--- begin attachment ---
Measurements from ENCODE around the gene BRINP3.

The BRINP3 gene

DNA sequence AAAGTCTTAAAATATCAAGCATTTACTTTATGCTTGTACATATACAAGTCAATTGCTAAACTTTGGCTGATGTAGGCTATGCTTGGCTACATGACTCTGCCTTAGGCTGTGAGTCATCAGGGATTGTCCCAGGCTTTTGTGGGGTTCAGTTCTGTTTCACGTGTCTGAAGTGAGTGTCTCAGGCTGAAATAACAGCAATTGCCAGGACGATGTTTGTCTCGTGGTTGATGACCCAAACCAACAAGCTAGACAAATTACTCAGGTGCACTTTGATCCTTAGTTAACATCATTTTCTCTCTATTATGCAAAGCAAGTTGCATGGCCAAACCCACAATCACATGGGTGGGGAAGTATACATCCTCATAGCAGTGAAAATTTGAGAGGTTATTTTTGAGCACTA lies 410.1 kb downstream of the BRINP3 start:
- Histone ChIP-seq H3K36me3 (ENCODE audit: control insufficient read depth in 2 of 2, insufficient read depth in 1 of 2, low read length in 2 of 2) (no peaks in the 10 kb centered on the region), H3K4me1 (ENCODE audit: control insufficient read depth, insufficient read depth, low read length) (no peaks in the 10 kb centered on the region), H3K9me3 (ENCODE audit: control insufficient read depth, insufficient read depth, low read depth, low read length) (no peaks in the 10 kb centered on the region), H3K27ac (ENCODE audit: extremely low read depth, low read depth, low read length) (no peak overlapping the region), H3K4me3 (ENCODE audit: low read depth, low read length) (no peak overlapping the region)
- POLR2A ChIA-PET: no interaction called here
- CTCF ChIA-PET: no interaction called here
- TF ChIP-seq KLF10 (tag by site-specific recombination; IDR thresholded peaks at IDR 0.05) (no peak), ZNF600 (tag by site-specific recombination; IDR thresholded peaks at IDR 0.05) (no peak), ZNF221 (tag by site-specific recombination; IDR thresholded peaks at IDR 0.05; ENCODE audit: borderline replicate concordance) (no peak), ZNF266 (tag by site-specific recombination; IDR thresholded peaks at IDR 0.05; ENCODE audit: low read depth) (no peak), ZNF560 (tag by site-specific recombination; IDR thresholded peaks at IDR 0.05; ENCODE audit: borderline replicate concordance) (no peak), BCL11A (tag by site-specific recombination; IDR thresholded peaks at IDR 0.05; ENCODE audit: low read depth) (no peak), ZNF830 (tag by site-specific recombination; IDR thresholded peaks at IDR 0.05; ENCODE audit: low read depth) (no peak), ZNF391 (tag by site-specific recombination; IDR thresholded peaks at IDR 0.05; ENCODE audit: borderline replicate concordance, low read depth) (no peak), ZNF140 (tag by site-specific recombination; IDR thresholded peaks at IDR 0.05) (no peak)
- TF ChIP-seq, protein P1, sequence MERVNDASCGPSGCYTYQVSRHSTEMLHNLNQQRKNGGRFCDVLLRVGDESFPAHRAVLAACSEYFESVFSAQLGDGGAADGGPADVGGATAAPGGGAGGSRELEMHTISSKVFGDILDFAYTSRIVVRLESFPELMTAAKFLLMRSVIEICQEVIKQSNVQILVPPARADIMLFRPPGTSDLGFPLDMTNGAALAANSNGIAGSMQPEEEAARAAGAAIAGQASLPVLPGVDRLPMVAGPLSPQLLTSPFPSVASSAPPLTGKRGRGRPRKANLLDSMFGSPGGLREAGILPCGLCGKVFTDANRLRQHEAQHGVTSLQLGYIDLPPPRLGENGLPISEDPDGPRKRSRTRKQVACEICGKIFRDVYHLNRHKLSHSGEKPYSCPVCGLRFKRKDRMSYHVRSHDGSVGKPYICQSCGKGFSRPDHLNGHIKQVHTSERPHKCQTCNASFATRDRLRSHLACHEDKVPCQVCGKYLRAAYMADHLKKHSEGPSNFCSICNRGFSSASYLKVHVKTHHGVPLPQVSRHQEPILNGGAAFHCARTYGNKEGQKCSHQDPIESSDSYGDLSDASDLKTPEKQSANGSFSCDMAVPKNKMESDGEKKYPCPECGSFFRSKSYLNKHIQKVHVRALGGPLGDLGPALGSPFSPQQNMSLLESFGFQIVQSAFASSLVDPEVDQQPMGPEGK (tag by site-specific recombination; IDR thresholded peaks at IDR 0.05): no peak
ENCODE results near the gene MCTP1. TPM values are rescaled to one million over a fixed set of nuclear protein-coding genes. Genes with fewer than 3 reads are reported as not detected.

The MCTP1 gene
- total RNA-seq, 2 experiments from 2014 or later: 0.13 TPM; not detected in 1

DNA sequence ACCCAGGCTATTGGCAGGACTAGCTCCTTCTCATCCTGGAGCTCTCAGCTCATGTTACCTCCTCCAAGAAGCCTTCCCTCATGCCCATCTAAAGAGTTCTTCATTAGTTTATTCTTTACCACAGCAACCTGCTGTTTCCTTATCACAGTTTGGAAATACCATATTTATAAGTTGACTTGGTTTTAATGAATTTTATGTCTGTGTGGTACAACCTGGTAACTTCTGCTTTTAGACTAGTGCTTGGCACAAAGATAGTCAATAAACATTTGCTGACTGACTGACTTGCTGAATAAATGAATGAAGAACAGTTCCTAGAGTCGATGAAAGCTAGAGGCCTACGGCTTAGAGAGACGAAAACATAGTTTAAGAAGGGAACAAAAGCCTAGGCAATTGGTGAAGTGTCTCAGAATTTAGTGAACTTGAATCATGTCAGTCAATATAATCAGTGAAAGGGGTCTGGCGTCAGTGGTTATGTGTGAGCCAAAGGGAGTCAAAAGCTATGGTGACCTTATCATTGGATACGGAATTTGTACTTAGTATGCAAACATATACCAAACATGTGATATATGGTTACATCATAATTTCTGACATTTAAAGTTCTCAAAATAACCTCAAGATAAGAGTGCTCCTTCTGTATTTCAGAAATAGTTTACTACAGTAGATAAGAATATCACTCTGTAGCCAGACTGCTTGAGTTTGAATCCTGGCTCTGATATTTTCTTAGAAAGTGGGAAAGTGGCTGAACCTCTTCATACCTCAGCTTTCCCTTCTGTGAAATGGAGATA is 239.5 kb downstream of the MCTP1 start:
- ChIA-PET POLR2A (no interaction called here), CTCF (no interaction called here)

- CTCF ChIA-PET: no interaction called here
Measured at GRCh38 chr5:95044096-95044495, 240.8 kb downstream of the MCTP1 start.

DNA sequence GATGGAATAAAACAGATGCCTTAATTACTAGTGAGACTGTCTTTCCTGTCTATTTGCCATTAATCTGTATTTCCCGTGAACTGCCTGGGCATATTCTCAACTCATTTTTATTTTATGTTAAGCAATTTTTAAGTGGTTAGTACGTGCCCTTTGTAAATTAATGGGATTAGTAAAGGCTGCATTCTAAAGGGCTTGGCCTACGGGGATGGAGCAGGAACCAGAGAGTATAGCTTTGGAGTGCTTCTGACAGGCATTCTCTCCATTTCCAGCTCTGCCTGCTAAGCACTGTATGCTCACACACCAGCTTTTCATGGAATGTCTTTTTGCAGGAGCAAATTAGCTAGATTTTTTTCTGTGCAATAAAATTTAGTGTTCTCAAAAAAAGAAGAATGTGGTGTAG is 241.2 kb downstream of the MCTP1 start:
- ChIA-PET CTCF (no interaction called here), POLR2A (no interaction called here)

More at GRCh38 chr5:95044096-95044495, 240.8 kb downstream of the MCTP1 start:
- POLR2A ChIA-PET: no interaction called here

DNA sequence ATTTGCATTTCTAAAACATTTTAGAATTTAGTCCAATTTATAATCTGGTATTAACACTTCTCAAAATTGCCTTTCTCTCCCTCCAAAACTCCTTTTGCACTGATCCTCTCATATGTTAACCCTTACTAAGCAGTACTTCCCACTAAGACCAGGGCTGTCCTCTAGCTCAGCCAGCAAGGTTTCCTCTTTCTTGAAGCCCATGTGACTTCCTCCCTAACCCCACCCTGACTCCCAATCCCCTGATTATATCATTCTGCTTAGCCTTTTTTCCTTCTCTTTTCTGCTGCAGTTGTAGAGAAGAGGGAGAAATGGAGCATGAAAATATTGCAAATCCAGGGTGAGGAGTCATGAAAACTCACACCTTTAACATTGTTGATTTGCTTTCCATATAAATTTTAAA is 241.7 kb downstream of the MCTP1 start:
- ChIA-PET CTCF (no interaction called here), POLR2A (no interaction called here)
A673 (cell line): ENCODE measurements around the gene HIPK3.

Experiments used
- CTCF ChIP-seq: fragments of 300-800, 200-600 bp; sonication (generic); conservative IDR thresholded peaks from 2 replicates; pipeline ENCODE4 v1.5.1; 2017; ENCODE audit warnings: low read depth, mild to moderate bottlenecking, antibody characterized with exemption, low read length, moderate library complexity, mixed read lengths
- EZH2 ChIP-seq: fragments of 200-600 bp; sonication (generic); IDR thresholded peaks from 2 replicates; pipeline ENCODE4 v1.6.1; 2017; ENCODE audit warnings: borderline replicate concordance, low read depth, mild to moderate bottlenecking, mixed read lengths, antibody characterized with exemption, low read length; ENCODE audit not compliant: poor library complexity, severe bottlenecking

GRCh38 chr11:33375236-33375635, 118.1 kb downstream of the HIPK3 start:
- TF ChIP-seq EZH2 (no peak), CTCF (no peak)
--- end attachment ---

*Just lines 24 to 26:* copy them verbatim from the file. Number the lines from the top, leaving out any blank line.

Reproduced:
- CTCF ChIP-seq: fragments of 300-800, 200-600 bp; sonication (generic); conservative IDR thresholded peaks from 2 replicates; pipeline ENCODE4 v1.5.1; 2017; ENCODE audit warnings: low read depth, mild to moderate bottlenecking, antibody characterized with exemption, low read length, moderate library complexity, mixed read lengths
- EZH2 ChIP-seq: fragments of 200-600 bp; sonication (generic); IDR thresholded peaks from 2 replicates; pipeline ENCODE4 v1.6.1; 2017; ENCODE audit warnings: borderline replicate concordance, low read depth, mild to moderate bottlenecking, mixed read lengths, antibody characterized with exemption, low read length; ENCODE audit not compliant: poor library complexity, severe bottlenecking

GRCh38 chr11:33375236-33375635, 118.1 kb downstream of the HIPK3 start: